Former Texas Gov. Rick Perry's exit Friday from the 2016 Republican presidential race Friday proves that this election cycle is far different from the one four years ago — and it is because of Donald Trump, pollster Matt Towery told Newsmax.
"Trump-ism is changing the way this election cycle goes," Towery, who is CEO of the InsiderAdvantage firm, said in an interview. He noted how, four years, ago, "we saw basically a different candidate every few weeks who would rise and then fall in the Republican side."
These included former House Speaker Newt Gingrich; Godfather's Pizza CEO Herman Cain; and former Pennsylvania Sen. Rick Santorum, who won the Iowa caucuses. Perry also dropped out of that race.
"What we're seeing now is one man, Donald Trump, continuing to edge further and further ahead in the polls," Towery said. "And really, the closest alternative as another outsider in Dr. Ben Carson. If you take their totals together, you're darn near 50 percent of the Republican electorate.
"The guys who are running who are the experienced people, who might've been appealing four years ago, I don't think they're getting much traction right now."
That included Perry, who announced Friday that he was quitting the race
after slightly more than three months. He announced his decision at the 44th Eagle Council in St. Louis, Missouri, which is organized by the longtime conservative activist Phyllis Schlafly.
"I am suspending my campaign for the presidency of the United States," the Lone Star State's longest-serving governor said. "We have a tremendous field, probably the greatest group of men and women in a generation."
"I step aside knowing our party is in good hands — and as long as we listen to the grassroots, the cause of conservatism will be too."
Perry had consistently lagged in the polls — he garnered only 1 percent in an exclusive Newsmax survey
that Towery's OpinionSavvy operation conducted last month — and had scaled back his campaign in recent weeks.
"I'm not surprised that Rick Perry is out," Towery told Newsmax. "In the end, the combination of never really getting a handle on ow to take up what he had gained from the last presidential cycle in which he ran and the inability to raise funds just was too much."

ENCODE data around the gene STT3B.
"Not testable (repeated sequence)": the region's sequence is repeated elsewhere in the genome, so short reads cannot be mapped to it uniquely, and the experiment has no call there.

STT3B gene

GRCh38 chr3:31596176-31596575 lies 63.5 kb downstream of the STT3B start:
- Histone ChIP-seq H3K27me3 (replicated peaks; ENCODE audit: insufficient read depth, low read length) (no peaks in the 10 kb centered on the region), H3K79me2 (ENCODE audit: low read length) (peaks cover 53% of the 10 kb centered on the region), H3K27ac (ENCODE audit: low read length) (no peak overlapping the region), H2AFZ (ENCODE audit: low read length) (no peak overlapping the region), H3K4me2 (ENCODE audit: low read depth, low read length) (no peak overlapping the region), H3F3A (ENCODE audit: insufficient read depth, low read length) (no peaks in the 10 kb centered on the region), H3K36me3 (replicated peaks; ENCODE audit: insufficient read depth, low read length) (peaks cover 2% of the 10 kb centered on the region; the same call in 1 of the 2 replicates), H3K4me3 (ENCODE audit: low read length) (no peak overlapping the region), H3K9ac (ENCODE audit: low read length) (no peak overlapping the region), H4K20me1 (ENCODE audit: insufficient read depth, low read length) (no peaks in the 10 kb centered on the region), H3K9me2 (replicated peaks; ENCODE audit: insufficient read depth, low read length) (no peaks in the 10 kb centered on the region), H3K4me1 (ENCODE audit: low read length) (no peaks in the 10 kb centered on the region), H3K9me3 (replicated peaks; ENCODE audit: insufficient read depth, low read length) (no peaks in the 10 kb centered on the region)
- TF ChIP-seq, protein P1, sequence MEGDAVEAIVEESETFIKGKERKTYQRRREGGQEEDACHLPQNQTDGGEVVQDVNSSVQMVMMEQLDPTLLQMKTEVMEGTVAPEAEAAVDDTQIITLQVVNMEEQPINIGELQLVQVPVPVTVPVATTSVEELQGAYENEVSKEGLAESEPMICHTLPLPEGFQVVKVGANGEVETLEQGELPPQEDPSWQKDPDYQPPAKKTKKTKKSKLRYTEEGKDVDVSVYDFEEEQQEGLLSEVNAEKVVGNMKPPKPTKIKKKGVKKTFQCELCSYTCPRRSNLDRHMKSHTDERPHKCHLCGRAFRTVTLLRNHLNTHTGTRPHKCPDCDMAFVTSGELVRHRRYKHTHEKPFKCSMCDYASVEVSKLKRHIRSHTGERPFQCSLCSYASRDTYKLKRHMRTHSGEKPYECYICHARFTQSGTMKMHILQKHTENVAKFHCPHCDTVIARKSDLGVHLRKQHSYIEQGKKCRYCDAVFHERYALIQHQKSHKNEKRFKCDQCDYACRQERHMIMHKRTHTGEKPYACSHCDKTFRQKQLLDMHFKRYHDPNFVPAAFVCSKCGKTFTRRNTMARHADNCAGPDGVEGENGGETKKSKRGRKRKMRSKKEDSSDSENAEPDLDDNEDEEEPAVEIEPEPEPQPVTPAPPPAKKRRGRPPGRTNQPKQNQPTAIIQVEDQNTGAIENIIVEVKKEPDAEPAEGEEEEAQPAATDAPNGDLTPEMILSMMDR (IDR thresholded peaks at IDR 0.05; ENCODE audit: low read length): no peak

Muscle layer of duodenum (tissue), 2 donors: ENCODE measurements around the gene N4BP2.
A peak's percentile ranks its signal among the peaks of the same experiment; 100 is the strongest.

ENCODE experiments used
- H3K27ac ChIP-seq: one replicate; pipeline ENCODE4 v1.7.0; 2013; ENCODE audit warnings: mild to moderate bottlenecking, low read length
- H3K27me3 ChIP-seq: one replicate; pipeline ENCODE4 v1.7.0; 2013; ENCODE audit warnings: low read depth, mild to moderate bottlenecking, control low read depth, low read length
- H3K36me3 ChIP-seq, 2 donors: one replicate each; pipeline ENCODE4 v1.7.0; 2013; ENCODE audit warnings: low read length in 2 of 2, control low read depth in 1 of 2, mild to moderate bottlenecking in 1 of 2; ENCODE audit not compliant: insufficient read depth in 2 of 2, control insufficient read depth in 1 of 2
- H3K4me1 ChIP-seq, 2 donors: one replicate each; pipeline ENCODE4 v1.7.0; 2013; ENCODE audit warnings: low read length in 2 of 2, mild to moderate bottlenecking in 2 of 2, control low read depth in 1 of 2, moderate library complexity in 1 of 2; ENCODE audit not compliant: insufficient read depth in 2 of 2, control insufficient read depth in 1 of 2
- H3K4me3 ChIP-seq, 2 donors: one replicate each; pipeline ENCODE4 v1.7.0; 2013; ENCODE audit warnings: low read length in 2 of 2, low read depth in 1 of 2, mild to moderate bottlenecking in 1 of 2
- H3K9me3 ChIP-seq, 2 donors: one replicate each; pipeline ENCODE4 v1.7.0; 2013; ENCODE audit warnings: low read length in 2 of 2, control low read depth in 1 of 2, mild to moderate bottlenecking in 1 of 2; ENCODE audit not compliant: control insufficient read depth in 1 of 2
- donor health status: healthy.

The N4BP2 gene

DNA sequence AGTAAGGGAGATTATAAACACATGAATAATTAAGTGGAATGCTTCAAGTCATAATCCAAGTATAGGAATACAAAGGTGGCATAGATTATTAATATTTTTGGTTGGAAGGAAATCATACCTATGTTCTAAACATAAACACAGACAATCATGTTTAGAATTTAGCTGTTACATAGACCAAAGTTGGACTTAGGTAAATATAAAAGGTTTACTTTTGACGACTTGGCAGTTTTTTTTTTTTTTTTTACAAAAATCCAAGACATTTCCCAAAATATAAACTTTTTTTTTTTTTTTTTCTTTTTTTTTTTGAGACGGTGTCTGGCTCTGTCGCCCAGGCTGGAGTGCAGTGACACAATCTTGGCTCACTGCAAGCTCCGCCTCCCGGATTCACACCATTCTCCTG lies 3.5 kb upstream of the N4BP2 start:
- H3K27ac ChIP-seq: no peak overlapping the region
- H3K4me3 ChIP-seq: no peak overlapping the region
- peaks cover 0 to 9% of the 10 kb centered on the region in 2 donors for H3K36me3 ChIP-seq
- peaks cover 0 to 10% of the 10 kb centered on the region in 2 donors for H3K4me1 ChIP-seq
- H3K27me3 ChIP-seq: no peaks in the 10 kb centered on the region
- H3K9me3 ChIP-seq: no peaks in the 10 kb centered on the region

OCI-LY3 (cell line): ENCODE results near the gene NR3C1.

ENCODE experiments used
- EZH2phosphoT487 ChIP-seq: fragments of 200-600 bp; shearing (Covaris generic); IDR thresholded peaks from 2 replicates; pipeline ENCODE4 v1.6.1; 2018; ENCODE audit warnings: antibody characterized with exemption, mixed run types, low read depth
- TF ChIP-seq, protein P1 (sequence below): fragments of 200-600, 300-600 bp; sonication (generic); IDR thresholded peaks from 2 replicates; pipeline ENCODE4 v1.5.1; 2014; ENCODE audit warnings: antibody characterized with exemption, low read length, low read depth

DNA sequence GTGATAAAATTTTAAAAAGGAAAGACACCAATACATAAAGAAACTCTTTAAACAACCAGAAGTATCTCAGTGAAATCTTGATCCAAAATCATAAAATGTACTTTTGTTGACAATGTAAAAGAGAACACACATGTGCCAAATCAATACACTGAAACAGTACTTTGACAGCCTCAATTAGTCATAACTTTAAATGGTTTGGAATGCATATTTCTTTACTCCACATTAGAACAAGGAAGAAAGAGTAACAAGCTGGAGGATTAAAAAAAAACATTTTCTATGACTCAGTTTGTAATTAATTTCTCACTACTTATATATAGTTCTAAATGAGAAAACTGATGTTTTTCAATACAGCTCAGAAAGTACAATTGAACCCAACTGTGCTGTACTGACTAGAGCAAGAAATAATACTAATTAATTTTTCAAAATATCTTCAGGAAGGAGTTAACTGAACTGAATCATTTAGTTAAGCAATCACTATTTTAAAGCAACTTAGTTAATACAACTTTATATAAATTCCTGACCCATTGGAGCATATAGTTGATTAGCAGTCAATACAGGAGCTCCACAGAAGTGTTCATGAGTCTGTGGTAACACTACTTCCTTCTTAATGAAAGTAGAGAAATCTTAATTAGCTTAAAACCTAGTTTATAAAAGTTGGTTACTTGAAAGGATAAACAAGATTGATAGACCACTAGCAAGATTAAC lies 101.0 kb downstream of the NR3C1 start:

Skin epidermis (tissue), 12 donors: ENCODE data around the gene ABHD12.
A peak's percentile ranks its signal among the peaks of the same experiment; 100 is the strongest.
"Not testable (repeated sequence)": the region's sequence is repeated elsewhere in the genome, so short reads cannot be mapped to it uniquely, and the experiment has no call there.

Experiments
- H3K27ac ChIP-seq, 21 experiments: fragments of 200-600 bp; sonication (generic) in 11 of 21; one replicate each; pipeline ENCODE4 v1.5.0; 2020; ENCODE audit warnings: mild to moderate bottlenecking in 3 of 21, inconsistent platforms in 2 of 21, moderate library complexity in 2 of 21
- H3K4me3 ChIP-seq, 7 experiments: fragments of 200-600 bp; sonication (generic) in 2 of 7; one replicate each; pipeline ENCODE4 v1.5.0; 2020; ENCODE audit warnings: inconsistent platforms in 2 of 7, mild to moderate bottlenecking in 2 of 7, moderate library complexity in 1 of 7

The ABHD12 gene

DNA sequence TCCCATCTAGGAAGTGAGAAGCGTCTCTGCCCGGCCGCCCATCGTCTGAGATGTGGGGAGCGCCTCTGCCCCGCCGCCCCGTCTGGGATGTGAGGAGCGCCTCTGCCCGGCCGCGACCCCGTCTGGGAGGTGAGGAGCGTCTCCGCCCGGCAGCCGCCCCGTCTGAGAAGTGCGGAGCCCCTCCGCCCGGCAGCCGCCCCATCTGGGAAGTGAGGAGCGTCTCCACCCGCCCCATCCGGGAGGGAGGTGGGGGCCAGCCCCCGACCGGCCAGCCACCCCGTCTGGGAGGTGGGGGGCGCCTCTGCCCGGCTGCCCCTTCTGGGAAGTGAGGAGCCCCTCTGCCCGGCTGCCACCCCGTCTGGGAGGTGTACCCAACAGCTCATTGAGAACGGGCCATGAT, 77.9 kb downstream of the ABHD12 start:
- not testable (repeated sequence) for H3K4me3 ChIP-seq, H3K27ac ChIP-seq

Of the remaining 16 candidates, Towery said he's expecting former Florida Gov. Jeb Bush — now fourth in some polls — to "stage a substantial comeback at some point, not necessarily to win, but he'll get strong again.
"You're going to see some of these conservative candidates and alternative candidates begin to fall apart if they can't get much going."
Next, however, is South Carolina Sen. Lindsey Graham "unless some miracle happens," Towery said. The three-term senator also finished at 1 percent in the Newsmax poll.
"We polled South Carolina. He wasn't even getting 5 percent in his home state — and he's not scratching anywhere else.
"I just don't see the Lindsey Graham candidacy getting anywhere," Towery said. "I would say Lindsey Graham probably would be the next likely one to disappear, but odd things can happen.
"This is such an expensive business now," Towery added. "There's just not enough money out there, and vying for the presidency with these many candidates will make it a test in Iowa unless you really start picking up some numbers."
Perry's former challengers commended him for running a positive campaign.
"I have gotten to know Governor Perry," Carson told Greta Van Susteren on Fox News. "He is he a very fine gentleman. A great intellect. And a very fine person.
"I wish him the best — and certainly if there is a Carson administration, we will certainly be seeking his advice."
Bush and Louisiana Gov. Bobby Jindal, meanwhile, took to Twitter:
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